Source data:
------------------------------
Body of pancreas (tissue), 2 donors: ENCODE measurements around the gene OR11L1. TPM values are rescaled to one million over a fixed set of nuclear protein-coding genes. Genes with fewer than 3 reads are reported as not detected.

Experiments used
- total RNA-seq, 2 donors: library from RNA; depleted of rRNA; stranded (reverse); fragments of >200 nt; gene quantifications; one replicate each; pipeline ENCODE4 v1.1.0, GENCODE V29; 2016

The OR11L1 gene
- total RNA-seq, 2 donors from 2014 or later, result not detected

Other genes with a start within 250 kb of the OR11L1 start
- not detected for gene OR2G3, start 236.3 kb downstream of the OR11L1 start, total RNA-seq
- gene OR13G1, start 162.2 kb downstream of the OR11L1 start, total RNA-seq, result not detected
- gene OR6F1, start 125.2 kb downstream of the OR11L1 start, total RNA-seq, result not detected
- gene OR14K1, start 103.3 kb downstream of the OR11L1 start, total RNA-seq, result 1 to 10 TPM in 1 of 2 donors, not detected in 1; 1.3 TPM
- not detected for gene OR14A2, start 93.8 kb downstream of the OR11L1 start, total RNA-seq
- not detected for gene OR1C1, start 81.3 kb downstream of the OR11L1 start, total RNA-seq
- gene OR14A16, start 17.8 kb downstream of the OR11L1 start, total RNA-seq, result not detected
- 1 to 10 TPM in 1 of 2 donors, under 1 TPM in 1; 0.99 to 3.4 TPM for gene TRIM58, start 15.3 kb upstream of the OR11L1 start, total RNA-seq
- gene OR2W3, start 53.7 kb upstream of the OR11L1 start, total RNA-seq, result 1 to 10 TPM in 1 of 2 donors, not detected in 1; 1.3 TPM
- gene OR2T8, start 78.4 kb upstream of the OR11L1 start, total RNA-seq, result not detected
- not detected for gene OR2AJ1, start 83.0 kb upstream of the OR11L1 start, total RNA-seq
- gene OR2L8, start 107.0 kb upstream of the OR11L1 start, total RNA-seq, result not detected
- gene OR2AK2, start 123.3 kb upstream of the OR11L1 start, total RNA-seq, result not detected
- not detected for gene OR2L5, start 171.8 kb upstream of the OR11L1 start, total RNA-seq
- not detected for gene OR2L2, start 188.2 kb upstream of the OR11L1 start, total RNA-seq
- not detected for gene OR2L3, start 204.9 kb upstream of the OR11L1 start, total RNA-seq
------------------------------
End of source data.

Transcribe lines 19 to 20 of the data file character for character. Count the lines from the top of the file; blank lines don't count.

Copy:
- gene OR2AK2, start 123.3 kb upstream of the OR11L1 start, total RNA-seq, result not detected
- not detected for gene OR2L5, start 171.8 kb upstream of the OR11L1 start, total RNA-seq